Message of Patriarch Bartholomew I to the 19th Congress of the Parties (COP19)

Posted by on November 18, 2013 in Environmentalism | 1 comment

200px-Constantinople_coat_of_armsA message from His All-Holiness, Patriarch Bartholomew I of Constantinople, to the 19th Congress of the Parties (COP19) which is meeting in Warsaw, Poland, as part of the United Nations Framework Convention on Climate Change, can be found on the Patriarchate’s website.

A few people have asked me to comment on the Patriarch’s message in light of the monograph which Dr Morriss & I recently authored. I’m not sure that I can, and for a simple reason: I am a student of the Fathers and of Orthodox theology, and most of the Patriarch’s message urges political action on the international level, about which I am not competent to write. The Patriarch’s message is brief. The theology is straightforward and sound. I have no idea whether the Warsaw Conference (which has drawn over ten thousand attendees) will achieve anything that will promote the welfare of the environment; I tend to be skeptical about things like that, but I do not have enough information about their work or goals to comment intelligently on it.

I suppose if I were to offer any thought about His All-Holiness’s message it would be ask how prudent it is to base remarks on environmental issues that are not yet settled. For example, the Patriarch begins his message, “This week – even as the world mourns the tragic loss of life in the unprecedented Typhoon Haiyan in the Philippine Islands – political leaders have converged on Warsaw, Poland, in yet another anticipated meeting on climate change.” I think His All-Holiness is making a tacit claim—that others have made explicitly—that the typhoon that struck the Philippines was especially large because of climate change. Because some have made this claim, others have countered it, and reports from scientists, citing data, are appearing in the press and online to support or deny the claim. I have seen a few of these and I have not even been looking for them, so persons interested in the question can find them easily enough for themselves.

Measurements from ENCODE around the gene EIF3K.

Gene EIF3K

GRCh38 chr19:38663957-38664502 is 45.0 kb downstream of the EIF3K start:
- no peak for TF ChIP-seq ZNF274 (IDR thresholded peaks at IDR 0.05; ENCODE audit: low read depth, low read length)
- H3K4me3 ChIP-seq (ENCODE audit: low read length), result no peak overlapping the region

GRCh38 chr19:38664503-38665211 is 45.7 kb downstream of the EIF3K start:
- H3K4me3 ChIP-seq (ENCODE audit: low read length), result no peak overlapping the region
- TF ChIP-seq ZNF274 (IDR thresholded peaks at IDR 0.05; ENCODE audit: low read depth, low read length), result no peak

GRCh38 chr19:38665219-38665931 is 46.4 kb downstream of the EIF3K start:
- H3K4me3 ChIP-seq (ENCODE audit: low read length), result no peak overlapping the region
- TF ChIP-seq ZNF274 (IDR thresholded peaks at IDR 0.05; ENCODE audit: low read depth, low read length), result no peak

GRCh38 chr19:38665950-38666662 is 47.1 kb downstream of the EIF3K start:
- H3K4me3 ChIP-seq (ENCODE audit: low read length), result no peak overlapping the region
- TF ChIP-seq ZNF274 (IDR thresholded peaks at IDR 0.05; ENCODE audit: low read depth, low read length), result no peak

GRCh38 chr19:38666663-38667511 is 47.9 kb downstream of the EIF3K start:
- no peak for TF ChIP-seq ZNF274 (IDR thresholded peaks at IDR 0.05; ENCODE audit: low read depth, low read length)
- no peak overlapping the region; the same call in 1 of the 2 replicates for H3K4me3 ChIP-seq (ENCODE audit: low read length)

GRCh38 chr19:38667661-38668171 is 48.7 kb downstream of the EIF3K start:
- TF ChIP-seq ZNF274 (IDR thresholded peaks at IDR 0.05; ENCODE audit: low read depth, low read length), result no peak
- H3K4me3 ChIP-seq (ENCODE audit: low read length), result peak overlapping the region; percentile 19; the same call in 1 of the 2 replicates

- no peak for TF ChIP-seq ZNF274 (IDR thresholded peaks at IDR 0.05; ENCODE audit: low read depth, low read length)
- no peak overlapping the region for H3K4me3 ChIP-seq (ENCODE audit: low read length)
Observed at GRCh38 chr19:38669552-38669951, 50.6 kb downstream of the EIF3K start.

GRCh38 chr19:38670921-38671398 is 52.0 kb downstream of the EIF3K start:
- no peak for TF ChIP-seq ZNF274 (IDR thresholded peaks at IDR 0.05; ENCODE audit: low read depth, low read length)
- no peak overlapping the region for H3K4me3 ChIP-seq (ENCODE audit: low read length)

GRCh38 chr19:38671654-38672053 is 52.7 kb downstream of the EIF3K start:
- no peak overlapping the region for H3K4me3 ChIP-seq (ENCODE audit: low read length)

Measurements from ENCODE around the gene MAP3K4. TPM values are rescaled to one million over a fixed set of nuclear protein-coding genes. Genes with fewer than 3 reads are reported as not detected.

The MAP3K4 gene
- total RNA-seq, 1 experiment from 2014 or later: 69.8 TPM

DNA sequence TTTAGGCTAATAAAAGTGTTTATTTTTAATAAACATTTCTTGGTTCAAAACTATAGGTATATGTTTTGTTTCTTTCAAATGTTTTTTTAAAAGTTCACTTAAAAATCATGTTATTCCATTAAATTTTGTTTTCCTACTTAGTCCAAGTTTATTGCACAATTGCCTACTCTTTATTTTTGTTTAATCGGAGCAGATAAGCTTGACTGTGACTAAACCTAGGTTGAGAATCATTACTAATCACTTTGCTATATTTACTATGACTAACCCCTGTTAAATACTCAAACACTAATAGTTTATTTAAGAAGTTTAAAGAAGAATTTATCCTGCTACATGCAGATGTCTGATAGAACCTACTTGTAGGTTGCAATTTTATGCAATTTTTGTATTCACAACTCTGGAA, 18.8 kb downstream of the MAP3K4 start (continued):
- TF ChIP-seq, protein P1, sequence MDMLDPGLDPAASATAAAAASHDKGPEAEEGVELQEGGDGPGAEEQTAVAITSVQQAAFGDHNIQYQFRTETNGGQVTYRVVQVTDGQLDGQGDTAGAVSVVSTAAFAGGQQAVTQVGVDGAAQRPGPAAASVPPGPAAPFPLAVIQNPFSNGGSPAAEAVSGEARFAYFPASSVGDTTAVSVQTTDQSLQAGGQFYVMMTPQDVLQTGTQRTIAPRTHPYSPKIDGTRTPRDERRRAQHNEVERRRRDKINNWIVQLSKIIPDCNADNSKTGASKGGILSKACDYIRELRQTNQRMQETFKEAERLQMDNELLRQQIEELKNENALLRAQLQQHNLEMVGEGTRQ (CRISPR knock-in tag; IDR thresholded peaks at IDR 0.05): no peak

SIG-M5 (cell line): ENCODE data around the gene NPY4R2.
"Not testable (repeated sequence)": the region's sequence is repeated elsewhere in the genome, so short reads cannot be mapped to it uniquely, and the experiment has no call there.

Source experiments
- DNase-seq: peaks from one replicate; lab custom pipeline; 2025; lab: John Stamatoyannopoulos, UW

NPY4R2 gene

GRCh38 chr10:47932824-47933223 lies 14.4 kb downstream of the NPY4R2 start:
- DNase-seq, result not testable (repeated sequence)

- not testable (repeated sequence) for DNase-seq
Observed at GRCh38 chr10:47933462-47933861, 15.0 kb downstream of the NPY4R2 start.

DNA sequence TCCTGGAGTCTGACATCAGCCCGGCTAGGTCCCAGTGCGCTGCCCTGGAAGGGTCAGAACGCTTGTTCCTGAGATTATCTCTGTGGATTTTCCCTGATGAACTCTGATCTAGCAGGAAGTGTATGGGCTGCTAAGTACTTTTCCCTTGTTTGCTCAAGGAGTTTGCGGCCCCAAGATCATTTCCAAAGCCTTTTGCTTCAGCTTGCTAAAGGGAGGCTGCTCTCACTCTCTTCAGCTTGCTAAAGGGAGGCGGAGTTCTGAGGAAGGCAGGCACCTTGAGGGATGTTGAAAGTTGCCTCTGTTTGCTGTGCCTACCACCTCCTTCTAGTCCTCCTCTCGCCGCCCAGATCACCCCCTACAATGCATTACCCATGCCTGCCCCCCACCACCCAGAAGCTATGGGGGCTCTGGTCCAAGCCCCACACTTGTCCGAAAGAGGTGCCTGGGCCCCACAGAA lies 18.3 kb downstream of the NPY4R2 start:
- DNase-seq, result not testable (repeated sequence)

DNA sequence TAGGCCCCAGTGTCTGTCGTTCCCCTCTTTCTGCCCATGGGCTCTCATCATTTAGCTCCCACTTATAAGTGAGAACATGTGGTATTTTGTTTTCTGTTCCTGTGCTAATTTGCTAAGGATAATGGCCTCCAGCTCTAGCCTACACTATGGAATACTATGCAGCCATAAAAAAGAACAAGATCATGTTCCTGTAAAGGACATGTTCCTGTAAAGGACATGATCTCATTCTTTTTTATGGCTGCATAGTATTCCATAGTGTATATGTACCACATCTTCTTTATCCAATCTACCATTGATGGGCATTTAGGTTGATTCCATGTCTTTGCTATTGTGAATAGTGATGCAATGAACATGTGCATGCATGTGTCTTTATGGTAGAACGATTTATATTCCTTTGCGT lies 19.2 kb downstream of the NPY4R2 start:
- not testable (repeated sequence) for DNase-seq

I raise the question of prudence only because if we ground our statements on the claims of others that, on closer inspection or better data, turn  out to be false, we risk undermining our moral witness. And I would hate to see undermined the moral witness of the Ecumenical Patriarch, or anyone else who speaks for the Church.

If you have any thoughts or comments on the Patriarch’s message, I would like to hear from you, and I invite your comments.

1 Comment

  1. I had the same thought about the Patriarch’s statement. Patriarch Kirill sent a letter of condolence to the president of the Philippines; Pope Francis sent a letter of condolence and $150,000 in aid. His All Holiness, on the other hand, appears to be co-opting a natural disaster that has claimed over 10,000 lives to make a political statement. People are being faced with the most cruel loss and his response is that we all need to care more about climate change. I think people should care more about climate change, but hurting people need prayer and support, not politics. He has a right to make a statement about the Warsaw conference, of course, but he is still yet to offer his condolences to the people of the Philippines, unless one counts that recent message….

    I don’t question his integrity, but I agree that it seems imprudent. I, for one, was disappointed.

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